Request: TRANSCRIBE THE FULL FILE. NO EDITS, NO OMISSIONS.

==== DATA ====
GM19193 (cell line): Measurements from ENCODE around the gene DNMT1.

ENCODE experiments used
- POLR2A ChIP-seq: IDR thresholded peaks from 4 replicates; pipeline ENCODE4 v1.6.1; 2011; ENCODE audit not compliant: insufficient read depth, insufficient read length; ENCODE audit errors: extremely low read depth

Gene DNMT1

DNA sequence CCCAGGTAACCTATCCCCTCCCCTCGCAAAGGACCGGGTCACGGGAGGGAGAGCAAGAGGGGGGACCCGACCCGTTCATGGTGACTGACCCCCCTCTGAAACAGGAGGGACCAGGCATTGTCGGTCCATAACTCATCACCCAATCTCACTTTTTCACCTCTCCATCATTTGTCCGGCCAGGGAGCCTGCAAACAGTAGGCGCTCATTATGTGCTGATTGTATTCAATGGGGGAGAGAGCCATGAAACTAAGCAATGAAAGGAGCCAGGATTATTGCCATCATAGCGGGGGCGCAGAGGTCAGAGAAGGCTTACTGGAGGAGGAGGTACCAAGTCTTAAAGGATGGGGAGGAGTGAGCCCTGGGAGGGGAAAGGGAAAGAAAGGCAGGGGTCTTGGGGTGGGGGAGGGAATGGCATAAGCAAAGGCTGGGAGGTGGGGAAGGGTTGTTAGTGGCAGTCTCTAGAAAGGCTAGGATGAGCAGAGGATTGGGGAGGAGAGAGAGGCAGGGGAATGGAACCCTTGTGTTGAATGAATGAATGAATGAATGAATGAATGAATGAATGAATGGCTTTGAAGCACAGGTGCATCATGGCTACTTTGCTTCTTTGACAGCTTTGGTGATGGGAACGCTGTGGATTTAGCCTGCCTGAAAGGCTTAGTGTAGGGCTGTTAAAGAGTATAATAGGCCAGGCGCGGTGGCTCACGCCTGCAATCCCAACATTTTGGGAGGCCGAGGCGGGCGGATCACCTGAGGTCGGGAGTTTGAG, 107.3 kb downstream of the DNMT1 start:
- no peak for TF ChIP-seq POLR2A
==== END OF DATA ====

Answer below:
GM19193 (cell line): Measurements from ENCODE around the gene DNMT1.

ENCODE experiments used
- POLR2A ChIP-seq: IDR thresholded peaks from 4 replicates; pipeline ENCODE4 v1.6.1; 2011; ENCODE audit not compliant: insufficient read depth, insufficient read length; ENCODE audit errors: extremely low read depth

Gene DNMT1

DNA sequence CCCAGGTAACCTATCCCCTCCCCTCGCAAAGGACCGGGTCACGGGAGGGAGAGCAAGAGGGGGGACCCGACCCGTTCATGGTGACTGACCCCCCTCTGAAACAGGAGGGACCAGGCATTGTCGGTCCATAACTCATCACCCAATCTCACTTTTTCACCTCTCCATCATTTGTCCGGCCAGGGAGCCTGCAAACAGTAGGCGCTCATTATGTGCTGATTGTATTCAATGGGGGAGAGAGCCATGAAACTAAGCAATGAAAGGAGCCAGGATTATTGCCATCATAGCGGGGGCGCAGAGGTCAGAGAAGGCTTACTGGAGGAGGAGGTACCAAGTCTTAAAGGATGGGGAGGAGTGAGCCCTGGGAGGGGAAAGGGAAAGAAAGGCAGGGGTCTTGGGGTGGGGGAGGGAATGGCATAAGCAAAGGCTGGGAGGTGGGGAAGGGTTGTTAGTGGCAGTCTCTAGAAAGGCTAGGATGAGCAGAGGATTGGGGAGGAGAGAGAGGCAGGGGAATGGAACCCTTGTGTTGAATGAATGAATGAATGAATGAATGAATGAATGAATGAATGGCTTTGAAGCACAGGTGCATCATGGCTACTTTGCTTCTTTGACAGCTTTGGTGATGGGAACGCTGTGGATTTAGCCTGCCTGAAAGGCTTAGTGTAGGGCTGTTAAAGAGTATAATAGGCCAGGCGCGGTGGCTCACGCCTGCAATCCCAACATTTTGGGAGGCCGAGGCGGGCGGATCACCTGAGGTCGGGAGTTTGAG, 107.3 kb downstream of the DNMT1 start:
- no peak for TF ChIP-seq POLR2A